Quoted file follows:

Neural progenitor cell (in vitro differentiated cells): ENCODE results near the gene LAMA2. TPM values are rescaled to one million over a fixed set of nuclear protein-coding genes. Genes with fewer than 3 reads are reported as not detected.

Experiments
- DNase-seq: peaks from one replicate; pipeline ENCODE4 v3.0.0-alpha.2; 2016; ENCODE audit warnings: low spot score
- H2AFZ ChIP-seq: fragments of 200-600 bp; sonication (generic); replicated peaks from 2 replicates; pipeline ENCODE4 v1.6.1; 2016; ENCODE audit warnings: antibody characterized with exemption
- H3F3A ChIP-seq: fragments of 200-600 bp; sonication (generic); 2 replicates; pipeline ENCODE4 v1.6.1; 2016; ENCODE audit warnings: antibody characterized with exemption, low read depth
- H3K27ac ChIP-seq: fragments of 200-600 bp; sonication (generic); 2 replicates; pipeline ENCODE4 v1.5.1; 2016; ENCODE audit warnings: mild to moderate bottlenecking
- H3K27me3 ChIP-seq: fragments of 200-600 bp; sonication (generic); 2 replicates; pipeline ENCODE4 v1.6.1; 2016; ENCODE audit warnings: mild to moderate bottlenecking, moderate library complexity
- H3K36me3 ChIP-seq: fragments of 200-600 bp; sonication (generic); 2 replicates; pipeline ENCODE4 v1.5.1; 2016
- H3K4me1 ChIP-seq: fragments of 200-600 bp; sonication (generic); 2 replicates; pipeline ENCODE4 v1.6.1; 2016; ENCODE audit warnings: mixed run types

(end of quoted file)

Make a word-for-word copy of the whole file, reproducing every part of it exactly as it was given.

Neural progenitor cell (in vitro differentiated cells): ENCODE results near the gene LAMA2. TPM values are rescaled to one million over a fixed set of nuclear protein-coding genes. Genes with fewer than 3 reads are reported as not detected.

Experiments
- DNase-seq: peaks from one replicate; pipeline ENCODE4 v3.0.0-alpha.2; 2016; ENCODE audit warnings: low spot score
- H2AFZ ChIP-seq: fragments of 200-600 bp; sonication (generic); replicated peaks from 2 replicates; pipeline ENCODE4 v1.6.1; 2016; ENCODE audit warnings: antibody characterized with exemption
- H3F3A ChIP-seq: fragments of 200-600 bp; sonication (generic); 2 replicates; pipeline ENCODE4 v1.6.1; 2016; ENCODE audit warnings: antibody characterized with exemption, low read depth
- H3K27ac ChIP-seq: fragments of 200-600 bp; sonication (generic); 2 replicates; pipeline ENCODE4 v1.5.1; 2016; ENCODE audit warnings: mild to moderate bottlenecking
- H3K27me3 ChIP-seq: fragments of 200-600 bp; sonication (generic); 2 replicates; pipeline ENCODE4 v1.6.1; 2016; ENCODE audit warnings: mild to moderate bottlenecking, moderate library complexity
- H3K36me3 ChIP-seq: fragments of 200-600 bp; sonication (generic); 2 replicates; pipeline ENCODE4 v1.5.1; 2016
- H3K4me1 ChIP-seq: fragments of 200-600 bp; sonication (generic); 2 replicates; pipeline ENCODE4 v1.6.1; 2016; ENCODE audit warnings: mixed run types